Direct to TV or through AV Receiver

R

Rick

Enthusiast
<font color='#000000'>I used to always connect my component cable directly from the DVD Player to the TV. Unfortunately, my TV ony has one Component input, so I began using the component inputs on the back of my receiver to accomodate some more devices. Now my DVD goes through the receiver (component in) and then (component out) to the TV.How much signal degradation is there (if any)? I'm using decent cables (monster video2)</font>
 
S

steve

Audioholic
<font color='#000000'>This is a loaded question, as there are a number of factors that can degrade a component video signal, especially when installing to an AV Receiver. &nbsp;We are currently working on articles about cables and will discuss these issues in more detail soon.

In general, the fewer cables you use, the less loss throughout the system there will be. &nbsp;Now this doesn't mean there will be a significant/noticeable loss if you go through your Receiver to your TV. &nbsp;For starters, depending on the Receiver, there may be some circuitry within it to help boost the signal again, as it passes through. &nbsp;Also, cable lenght and cable quality plays a role, as does the type or RCA at the end of the cables and on your video/AV hardware.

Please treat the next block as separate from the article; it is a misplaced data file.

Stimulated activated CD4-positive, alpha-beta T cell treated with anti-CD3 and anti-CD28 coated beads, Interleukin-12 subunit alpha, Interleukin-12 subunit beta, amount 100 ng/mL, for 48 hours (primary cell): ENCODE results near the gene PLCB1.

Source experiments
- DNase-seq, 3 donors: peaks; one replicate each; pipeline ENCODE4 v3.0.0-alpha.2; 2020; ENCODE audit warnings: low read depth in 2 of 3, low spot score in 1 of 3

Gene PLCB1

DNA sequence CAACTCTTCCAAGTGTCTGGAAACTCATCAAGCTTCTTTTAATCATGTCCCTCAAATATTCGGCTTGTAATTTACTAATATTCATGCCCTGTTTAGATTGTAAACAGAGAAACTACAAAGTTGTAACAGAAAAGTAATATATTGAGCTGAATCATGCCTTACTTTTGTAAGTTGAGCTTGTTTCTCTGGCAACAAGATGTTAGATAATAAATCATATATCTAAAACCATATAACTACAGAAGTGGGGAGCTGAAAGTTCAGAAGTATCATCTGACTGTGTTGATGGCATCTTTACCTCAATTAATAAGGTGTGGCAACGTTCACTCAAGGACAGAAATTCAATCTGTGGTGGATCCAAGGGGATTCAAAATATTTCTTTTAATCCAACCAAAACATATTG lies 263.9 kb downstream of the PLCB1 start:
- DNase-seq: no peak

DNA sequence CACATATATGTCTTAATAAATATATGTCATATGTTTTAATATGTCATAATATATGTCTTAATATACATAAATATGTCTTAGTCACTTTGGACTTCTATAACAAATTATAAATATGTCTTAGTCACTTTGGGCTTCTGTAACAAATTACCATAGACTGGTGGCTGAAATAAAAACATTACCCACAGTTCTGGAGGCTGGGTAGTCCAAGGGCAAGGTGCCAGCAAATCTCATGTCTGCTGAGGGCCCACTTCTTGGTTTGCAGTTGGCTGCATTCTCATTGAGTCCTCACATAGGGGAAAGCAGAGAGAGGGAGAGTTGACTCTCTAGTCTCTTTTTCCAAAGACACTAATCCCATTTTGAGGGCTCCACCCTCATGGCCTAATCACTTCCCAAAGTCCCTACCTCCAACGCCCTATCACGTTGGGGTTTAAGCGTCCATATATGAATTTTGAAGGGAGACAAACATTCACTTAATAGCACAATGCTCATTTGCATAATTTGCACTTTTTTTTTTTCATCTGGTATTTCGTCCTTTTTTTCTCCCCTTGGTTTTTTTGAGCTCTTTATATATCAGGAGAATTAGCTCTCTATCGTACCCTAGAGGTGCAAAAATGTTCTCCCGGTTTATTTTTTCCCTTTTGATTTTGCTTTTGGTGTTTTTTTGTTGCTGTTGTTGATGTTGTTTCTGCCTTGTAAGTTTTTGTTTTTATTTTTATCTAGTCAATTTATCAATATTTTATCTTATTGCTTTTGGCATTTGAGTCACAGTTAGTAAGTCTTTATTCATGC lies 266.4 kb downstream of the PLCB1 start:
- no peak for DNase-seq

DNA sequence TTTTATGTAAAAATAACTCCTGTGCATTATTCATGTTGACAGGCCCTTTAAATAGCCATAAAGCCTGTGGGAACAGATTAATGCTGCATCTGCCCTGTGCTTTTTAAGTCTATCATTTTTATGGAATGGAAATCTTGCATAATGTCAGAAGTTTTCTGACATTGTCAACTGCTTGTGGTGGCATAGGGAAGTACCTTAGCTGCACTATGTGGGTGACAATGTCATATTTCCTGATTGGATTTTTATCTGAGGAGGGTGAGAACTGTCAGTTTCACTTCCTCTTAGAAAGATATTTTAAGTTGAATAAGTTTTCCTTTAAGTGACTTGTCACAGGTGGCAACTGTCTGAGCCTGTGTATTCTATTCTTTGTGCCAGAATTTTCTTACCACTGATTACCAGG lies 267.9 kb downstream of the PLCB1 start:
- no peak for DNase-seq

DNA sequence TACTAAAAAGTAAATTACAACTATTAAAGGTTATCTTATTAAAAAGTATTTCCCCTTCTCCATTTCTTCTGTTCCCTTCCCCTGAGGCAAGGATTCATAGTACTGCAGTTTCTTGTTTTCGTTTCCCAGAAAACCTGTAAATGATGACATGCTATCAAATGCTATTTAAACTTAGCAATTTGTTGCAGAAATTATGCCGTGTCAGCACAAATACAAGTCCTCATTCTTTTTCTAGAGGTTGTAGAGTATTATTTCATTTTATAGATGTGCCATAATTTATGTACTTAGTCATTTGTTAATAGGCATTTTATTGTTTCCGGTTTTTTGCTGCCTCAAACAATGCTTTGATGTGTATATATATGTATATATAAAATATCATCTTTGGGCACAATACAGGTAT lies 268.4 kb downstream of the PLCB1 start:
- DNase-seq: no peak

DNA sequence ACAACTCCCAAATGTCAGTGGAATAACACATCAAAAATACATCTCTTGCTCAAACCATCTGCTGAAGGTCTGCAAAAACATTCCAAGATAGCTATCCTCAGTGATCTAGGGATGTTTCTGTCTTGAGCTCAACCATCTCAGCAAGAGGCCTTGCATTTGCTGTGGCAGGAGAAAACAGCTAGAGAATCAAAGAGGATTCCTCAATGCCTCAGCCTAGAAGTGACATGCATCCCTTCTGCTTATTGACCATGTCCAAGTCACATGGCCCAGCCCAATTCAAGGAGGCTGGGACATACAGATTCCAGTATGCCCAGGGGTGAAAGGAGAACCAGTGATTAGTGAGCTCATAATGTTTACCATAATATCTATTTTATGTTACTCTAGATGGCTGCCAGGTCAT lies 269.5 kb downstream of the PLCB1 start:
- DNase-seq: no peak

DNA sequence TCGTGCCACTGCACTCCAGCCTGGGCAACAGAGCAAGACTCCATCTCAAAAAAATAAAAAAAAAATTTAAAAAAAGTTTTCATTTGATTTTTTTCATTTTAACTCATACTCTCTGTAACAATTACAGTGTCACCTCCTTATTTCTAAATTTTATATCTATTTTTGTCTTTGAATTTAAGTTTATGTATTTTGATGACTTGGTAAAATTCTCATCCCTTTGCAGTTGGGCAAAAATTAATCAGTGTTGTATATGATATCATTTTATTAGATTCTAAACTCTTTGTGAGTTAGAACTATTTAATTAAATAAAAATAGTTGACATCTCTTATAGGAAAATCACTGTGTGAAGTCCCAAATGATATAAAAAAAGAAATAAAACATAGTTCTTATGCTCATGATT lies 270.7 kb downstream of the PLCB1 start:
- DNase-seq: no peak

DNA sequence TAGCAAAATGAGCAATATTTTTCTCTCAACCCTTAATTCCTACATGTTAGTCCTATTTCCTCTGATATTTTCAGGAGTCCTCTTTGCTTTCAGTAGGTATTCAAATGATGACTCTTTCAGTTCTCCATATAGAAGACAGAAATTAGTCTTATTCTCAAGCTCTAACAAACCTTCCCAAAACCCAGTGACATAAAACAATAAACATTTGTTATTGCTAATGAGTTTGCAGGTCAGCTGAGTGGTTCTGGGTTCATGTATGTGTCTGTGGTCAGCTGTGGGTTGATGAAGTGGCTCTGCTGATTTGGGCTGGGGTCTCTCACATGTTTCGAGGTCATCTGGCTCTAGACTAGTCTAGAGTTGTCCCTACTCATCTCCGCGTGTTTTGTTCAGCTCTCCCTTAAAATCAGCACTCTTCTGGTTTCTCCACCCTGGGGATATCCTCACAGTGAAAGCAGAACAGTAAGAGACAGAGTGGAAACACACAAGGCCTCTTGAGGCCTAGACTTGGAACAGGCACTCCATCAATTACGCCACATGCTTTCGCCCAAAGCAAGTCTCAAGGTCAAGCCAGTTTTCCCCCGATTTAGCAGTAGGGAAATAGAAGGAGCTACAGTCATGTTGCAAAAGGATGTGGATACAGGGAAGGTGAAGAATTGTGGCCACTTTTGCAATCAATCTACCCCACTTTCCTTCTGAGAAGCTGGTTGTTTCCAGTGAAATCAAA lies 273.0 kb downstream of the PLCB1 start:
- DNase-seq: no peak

For now, the best thing to do is connect it both ways and try a comparison. &nbsp;Make sure it is dark so you can see fine details within the video. &nbsp;Select a DVD (like Lord of the Rings, and a specific scene that shows an inanimate objects (such as rocks or fences or bricks on a house) when the camera moves. &nbsp;Pay close attention to the details within those objects, such as cracks, paint textures and so forth. &nbsp;If the signal is degrading one way or the other, it should be somewhat visible by looking at those minor details. &nbsp;If not, then don’t sweat it and connect it anyway that works for your system.

I have a 57” Wide Screen Rear Projector that has been calibrated to ISF and it is possible to see minor changes in detail when changing component video cables or adding additional cables and passing through a A/V Receiver. &nbsp;If you are using a smaller TV that has the color turned way up (as most TVs are out of the box), it may not be noticeable. &nbsp;So in part, it is set-up and equipment dependant.</font>
 
gene

gene

Audioholics Master Chief
Administrator
<font color='#000000'>Rick;

Just make sure your Receivers component video switcher has at least 50MHz bandwidth and the cables you are using are 75ohm, well shielded, and you should be fine.</font>
 

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